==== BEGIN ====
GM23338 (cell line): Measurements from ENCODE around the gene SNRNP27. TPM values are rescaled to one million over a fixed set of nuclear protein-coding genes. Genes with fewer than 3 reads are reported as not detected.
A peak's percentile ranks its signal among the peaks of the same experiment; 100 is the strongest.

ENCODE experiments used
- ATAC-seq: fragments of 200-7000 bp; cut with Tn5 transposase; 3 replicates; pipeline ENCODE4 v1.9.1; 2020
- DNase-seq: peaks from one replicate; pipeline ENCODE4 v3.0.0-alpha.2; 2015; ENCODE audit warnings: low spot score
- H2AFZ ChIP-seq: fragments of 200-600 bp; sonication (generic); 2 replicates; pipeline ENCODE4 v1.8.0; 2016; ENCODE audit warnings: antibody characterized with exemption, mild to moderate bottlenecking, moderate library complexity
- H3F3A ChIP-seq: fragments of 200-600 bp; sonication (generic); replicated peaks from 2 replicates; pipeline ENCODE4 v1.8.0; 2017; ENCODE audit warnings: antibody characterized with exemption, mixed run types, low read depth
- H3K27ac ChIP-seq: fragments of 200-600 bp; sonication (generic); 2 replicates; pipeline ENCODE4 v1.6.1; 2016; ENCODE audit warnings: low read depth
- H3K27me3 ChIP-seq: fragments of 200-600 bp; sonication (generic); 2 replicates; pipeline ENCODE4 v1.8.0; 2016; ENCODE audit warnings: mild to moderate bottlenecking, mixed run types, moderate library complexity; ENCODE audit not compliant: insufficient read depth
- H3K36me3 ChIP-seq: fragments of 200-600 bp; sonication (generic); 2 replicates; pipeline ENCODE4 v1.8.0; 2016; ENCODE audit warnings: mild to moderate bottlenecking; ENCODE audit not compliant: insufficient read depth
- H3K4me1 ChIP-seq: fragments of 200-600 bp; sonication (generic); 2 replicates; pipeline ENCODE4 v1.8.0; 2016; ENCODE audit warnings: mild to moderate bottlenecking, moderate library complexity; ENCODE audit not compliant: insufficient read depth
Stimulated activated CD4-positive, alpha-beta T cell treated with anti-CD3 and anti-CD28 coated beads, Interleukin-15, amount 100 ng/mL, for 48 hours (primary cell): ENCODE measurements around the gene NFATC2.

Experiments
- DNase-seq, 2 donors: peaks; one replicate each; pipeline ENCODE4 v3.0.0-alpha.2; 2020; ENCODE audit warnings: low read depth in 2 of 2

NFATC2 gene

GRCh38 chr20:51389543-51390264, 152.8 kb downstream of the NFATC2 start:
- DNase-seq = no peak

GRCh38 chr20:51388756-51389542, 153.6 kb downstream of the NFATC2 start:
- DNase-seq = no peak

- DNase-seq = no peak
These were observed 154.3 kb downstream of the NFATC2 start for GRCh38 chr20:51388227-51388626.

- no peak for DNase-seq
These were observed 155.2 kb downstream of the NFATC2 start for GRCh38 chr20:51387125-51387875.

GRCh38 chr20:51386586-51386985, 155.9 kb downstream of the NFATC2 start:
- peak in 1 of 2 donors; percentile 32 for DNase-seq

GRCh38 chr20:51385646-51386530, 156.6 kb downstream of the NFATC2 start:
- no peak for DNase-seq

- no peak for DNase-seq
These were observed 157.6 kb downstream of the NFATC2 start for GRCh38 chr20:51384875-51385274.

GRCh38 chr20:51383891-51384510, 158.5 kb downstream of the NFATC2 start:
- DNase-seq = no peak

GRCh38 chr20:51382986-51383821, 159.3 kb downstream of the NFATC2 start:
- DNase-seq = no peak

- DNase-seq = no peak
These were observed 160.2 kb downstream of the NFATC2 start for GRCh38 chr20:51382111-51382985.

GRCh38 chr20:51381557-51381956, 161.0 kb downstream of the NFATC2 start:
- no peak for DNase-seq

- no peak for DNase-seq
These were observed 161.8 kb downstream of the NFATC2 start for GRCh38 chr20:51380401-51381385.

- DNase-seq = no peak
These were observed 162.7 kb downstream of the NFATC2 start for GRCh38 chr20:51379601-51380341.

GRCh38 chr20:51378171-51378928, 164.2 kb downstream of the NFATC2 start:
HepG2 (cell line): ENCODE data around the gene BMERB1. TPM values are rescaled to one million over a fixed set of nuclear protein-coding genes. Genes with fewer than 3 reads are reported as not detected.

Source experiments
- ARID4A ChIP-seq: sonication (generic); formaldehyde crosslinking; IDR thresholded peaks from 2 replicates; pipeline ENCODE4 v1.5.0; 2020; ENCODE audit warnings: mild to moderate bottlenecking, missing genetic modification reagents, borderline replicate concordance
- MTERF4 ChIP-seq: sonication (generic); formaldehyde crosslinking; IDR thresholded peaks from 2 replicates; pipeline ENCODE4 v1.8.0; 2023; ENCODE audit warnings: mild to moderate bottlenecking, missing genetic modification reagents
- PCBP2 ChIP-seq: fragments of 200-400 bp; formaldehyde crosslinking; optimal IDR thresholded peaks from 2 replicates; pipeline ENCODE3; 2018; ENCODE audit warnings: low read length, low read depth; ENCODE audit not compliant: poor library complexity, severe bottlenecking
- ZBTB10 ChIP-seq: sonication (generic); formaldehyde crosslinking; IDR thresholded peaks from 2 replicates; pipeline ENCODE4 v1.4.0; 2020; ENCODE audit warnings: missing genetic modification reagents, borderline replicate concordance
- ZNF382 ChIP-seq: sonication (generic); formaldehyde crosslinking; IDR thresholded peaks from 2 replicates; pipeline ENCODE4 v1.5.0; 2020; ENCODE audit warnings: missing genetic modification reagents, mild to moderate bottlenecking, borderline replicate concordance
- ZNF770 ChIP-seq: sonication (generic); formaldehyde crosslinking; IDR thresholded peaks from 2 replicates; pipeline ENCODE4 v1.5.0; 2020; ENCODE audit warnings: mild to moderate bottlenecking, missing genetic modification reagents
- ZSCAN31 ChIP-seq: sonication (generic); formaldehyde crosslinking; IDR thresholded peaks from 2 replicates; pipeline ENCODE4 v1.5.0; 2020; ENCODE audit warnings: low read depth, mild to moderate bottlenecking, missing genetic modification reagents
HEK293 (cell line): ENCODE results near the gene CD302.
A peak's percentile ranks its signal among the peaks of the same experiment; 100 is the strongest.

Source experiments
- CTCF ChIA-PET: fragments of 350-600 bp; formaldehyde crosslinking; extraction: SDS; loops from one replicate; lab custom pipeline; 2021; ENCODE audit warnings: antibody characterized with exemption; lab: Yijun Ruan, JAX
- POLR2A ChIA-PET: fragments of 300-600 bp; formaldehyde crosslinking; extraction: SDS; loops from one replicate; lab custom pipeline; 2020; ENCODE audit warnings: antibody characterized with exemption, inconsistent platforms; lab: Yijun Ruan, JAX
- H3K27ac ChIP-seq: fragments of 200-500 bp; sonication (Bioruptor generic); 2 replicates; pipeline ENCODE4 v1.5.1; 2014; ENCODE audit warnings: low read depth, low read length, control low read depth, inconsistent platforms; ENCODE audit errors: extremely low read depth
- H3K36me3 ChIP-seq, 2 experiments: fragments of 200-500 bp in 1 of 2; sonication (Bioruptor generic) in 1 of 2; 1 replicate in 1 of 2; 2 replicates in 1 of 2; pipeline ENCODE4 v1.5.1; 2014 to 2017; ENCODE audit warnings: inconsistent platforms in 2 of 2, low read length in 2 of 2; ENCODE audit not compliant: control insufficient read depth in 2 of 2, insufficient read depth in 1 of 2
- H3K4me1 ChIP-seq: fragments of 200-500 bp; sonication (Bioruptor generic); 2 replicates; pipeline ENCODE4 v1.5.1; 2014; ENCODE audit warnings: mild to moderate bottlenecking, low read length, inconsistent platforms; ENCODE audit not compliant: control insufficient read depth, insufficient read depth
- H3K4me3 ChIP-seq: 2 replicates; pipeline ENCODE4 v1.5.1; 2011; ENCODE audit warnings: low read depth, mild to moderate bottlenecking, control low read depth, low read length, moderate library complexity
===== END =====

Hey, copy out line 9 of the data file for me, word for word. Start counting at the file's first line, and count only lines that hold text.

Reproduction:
- H3K27me3 ChIP-seq: fragments of 200-600 bp; sonication (generic); 2 replicates; pipeline ENCODE4 v1.8.0; 2016; ENCODE audit warnings: mild to moderate bottlenecking, mixed run types, moderate library complexity; ENCODE audit not compliant: insufficient read depth